did china’s dams trigger the sichuan earthquake?

A collapsed building in Dujiangyan, close to the epicentre of the 2008 Sichuan earthquake.

China’s massive system of hydroelectric dams and water distribution has come under fire once again. Right after the devastating Sichuan earthquake of May 12, 2008, in which over 70,000 people lost their lives, officials rushed to deny that the massive Three Gorges Dam complex hundreds of kilometres downstream could have played any role in triggering the natural disaster.

Now officials are working hard to  play down a call by Fan Xiao, Chief Engineer of the Regional Geology Investigation Team of the Sichuan Geology and Mineral Bureau, for scientists to investigate whether the Zipingpu dam project, located upstream of the quake area, may have triggered the earthquake.

Fan’s call comes in the wake of a paper by Christian Klose at Columbia University which theorized how abnormal surface stresses caused by the Zipingpu dam system may have triggered the massive earthquake. Klose’s hypothesis also matches work conducted by Lei Xinglin a geologist with the China Earthquake Administration in Beijing.

According to a recent article in Science magazine, Fan says that although the hypothesis that the dam triggered the earthquake as yet remains unproven, ‘We should readjust our existing plans and take a more cautious attitude when planning projects.” 

He doubts, however, that his voice will be heard:

I am pessimistic that many of these large-scale constructions will be canceled, because of the strong economic interests that benefit hydropower developers and local governments.

As Judith Shapiro documents in her book Mao’s War Against Nature, modern China has a history of ignoring the voices of scientists, with tremendous costs to human life and to the natural environment. Politics and economics are usually cited as the reasons why science’s voice goes unheard, but culture and ideology also plays an important role.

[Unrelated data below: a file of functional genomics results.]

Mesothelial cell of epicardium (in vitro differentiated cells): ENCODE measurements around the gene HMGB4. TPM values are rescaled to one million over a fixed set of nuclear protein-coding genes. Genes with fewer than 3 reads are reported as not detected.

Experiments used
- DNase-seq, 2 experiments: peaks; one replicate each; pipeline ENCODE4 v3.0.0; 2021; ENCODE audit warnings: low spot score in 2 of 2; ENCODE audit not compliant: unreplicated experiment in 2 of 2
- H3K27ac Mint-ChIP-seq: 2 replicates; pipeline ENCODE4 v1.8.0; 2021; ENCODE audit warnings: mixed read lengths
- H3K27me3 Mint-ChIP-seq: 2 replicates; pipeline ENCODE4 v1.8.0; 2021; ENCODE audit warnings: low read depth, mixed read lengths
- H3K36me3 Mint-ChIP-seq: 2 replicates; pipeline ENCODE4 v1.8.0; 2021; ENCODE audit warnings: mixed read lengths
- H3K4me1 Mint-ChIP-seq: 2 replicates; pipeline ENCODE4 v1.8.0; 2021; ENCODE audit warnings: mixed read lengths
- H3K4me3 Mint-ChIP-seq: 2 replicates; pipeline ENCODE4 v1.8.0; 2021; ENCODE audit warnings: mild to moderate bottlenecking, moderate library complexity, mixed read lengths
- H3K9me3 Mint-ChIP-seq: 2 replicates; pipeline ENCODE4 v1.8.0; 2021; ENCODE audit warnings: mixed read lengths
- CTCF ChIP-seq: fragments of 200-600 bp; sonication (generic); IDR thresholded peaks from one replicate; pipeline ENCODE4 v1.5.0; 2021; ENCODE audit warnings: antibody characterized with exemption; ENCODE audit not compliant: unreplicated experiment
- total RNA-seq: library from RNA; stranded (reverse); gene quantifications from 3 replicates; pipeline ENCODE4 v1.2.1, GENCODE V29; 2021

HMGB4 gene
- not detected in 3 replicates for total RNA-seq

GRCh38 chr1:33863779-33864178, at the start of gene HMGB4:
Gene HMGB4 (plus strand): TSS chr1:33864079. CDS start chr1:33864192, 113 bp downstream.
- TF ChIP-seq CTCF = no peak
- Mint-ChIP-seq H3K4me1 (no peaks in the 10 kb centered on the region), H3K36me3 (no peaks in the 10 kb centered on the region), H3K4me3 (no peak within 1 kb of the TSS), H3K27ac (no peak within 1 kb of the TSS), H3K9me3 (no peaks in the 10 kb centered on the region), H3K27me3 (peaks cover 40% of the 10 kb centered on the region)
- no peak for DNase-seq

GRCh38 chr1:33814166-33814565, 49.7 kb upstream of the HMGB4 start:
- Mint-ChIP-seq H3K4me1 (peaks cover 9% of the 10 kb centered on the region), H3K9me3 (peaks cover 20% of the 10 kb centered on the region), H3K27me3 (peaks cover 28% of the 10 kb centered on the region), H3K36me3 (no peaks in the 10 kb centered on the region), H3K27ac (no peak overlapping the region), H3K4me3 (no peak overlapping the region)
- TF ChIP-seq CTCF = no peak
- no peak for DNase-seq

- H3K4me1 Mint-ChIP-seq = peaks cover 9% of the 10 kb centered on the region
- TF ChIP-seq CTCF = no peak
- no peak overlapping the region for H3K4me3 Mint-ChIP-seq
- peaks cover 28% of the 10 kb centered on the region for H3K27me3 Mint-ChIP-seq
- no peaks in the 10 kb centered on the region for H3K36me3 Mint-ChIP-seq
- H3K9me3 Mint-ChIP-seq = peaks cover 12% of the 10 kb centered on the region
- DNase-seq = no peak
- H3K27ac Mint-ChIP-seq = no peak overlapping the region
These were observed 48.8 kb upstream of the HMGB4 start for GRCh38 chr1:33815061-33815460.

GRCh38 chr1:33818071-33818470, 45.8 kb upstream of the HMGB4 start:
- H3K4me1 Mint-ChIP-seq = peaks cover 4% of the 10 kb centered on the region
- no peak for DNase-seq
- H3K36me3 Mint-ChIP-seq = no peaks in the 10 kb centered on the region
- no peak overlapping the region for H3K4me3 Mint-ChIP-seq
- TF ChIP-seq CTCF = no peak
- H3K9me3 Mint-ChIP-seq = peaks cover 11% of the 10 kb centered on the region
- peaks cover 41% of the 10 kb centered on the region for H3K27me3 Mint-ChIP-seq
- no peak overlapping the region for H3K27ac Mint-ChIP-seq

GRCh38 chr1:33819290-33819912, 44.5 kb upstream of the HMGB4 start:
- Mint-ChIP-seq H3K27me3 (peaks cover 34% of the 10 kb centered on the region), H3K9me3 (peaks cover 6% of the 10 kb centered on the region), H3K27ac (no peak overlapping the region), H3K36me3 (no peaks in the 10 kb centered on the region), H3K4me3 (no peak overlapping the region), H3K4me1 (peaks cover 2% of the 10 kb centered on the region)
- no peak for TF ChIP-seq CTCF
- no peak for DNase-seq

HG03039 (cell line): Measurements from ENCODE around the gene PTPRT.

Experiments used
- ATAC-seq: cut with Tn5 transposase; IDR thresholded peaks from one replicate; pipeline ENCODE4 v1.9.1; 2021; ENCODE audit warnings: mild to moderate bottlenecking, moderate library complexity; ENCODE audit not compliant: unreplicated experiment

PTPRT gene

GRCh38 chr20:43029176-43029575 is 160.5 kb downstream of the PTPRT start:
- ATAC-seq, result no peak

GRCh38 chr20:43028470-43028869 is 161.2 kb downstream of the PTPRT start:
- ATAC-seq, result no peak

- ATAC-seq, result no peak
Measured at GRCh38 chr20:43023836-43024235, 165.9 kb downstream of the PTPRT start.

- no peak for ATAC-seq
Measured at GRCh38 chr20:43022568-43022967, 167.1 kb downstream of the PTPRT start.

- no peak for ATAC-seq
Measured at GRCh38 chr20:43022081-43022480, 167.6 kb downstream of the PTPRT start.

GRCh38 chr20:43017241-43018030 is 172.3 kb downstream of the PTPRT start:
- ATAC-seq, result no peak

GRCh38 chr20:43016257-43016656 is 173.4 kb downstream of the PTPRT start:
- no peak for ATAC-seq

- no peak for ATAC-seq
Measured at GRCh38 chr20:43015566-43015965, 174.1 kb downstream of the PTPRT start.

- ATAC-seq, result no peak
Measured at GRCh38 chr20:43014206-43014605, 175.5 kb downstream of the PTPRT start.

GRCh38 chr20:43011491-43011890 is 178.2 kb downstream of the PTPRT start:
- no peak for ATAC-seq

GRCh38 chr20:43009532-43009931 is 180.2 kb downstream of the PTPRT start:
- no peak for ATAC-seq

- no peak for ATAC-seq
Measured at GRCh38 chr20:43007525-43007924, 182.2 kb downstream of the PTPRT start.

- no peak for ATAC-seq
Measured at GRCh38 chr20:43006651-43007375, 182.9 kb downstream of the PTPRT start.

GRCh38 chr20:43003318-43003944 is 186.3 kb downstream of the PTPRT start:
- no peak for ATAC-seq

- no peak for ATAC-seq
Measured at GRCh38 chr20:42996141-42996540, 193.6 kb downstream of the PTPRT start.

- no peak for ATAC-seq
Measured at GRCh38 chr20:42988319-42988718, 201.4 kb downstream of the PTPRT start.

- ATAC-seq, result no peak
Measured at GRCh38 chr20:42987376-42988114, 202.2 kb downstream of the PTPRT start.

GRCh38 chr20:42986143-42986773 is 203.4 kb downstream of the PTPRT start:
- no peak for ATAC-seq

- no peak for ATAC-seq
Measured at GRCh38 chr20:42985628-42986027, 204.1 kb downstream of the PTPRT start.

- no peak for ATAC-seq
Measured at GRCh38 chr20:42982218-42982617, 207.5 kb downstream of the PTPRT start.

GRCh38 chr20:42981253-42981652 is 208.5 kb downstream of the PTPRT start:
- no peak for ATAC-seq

Indeed, the Zipingpu hydro project was almost never completed as a result of protests from the residents of Dujiangyan, a town downstream from Zipingpu. They called for Zipingpu to be abandoned because Dujiangyan, a UNESCO world heritage site, symbolized an entirely different view of human relationship with nature. The Dujiangyan irrigation system  did not block the flow of the Min river with a dam but instead channeled the waters through the fields to irrigate the fertile Sichuan basin. The Zipingpu dam system threatened the viability of Dujiangyan to continue to function as it has done for over two thousand years. 

Zipingpu and Dujiangyan represent two competing ideals of the human relationship with water. The first is based on the idea of containing water’s power behind dams, the second is based on the idea of working with the power of water to bring vitality to the earth. The residents of Dujiangyan regarded their irrigation system as an national treasure of Chinese culture, and built a Daoist temple on the site to honour the architect, Li Bin. Daoism, China’s indigenous religion, celebrates the power of water and values its fluid and life-giving properties. 

The Daoist classic The Way and its Power views says:

Highest good is like water. Because water excels in benefiting the myriad creatures without contending with them and settles where none would like to be, it comes close to the Way.

The protests of the people of Dujiangyan were ignored, and with tragic consequences. Zipingpu was completed, and now it seems it may even have played a role in their deaths.

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